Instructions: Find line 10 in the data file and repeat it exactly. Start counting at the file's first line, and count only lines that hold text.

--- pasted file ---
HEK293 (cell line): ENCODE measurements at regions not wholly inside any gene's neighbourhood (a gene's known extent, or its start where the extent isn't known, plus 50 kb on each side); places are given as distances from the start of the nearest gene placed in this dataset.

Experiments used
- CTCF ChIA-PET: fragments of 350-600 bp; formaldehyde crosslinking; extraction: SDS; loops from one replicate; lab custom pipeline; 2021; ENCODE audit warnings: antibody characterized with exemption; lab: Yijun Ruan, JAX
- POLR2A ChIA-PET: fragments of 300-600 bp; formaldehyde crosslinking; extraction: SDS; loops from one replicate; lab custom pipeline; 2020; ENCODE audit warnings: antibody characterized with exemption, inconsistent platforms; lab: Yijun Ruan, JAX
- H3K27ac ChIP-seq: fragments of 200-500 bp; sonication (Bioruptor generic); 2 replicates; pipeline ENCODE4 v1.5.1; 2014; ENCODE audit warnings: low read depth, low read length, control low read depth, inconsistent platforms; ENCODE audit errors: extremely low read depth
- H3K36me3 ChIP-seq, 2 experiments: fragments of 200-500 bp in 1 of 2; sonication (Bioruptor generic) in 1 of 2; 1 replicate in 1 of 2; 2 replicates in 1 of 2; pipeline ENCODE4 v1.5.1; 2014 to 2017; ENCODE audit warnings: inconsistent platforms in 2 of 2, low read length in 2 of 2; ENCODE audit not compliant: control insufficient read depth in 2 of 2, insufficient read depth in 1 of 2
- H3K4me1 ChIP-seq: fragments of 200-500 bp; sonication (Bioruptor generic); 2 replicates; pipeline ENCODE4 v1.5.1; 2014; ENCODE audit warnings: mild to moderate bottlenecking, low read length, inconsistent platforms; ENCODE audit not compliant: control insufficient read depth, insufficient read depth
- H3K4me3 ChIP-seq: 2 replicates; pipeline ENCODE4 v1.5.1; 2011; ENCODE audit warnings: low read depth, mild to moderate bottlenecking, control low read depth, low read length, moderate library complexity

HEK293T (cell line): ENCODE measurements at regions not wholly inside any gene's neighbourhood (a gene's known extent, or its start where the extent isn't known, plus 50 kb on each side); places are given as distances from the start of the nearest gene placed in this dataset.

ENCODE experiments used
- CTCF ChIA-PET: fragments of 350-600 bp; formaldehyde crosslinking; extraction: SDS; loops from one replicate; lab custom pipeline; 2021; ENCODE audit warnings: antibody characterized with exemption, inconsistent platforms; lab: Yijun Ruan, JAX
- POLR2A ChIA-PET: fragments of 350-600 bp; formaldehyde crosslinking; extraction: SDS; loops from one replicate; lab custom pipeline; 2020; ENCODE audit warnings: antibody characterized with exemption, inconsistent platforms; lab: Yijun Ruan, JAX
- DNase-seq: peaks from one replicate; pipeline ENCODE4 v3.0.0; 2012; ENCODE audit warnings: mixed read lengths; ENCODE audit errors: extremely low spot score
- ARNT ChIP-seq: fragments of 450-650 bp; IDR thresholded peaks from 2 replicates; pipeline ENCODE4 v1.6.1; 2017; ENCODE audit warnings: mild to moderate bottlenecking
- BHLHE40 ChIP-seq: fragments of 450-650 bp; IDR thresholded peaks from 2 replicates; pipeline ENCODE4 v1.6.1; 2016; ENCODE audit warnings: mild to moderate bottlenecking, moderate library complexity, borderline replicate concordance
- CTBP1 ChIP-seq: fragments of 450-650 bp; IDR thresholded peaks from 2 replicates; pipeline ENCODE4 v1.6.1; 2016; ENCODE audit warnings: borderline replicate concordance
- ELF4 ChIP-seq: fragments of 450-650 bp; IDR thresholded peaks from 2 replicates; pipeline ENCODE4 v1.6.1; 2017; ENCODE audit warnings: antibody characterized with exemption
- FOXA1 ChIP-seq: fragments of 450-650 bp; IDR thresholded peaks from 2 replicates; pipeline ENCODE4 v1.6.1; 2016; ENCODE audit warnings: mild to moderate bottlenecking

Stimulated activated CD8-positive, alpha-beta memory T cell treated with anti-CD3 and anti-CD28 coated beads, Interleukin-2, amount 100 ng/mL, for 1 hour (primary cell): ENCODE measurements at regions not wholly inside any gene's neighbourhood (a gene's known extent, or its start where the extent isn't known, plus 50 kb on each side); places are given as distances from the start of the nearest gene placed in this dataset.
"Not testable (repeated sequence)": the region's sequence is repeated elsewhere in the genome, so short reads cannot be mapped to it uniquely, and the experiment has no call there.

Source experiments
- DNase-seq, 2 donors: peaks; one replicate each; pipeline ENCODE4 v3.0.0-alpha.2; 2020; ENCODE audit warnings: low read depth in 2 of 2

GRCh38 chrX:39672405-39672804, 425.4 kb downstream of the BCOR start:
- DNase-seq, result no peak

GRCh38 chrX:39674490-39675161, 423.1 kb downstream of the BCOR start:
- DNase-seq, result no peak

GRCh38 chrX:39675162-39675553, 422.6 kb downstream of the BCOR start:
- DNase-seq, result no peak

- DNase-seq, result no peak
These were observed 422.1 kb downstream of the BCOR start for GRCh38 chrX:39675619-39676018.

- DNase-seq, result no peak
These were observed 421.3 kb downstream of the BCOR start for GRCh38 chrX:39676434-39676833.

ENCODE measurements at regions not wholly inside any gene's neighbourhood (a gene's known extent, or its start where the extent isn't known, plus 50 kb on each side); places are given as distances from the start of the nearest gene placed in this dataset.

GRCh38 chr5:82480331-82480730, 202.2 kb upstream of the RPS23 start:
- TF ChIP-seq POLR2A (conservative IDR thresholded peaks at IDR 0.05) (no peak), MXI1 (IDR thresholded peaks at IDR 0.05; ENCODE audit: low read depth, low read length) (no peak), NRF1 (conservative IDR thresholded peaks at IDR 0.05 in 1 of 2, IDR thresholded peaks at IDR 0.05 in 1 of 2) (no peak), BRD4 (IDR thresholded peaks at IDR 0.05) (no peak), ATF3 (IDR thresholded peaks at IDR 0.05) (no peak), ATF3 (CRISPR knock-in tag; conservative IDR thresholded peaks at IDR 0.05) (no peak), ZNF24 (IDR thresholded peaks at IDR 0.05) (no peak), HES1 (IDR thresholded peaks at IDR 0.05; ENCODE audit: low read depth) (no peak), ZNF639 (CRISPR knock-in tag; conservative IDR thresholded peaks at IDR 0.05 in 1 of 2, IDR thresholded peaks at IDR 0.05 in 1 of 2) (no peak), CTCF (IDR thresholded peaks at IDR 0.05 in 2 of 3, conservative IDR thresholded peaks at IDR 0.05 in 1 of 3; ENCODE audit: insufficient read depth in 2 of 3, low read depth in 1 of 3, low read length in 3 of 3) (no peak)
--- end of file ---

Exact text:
ENCODE experiments used